Organic Olives

olives

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Jasmine, lilac, oleander, and ash are relatives of the olive. Strangely, wild olive trees are not olives in their native form, but cultivated olive trees that have gone feral, much the way a dog brought up without humans may become a wild dog, but will not become a wolf.

Only a tenth of the world's production of olives escape being pressed into olive oil. Olives were first brought to California by the Mission fathers, probably by around 1785. By the 1880s, olives were beginning to be farmed commercially in California, and the Quito Ranch in Los Gatos (today a bedroom community for Silicon Valley) used whale oil soap to cleanse its 80 acres of olives of the black scale pest.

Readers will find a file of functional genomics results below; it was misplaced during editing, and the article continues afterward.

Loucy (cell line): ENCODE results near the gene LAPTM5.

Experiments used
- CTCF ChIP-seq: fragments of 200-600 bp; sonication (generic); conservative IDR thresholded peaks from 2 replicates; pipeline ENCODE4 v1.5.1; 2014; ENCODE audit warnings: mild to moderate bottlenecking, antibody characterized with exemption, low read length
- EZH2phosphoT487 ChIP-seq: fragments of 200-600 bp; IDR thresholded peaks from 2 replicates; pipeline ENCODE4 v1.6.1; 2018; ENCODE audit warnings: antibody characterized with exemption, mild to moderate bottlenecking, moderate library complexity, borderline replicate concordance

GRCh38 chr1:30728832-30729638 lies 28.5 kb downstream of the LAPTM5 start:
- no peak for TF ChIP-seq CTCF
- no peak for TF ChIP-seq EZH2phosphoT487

In Greece and other countries around the Levant, olives are traditionally only eaten as appetizers. However, in Morroco and the northwestern Mediterranean, olives are integral parts of many dishes: the strongly-flavored stews called tagines are described as "smothered in olives".

A 13th-century Iraqi recipe suggests slow baking black olives for 24 hours alongside a tray containing mixture of pounded garlic, dry thyme, and walnuts. Once the olives are removed from the oven, they should be seasoned with sesame oil, crushed walnuts, toasted sesame seeds, and more garlic and thyme. Sounds like it would be great smeared on a chunk of sourdough baguette.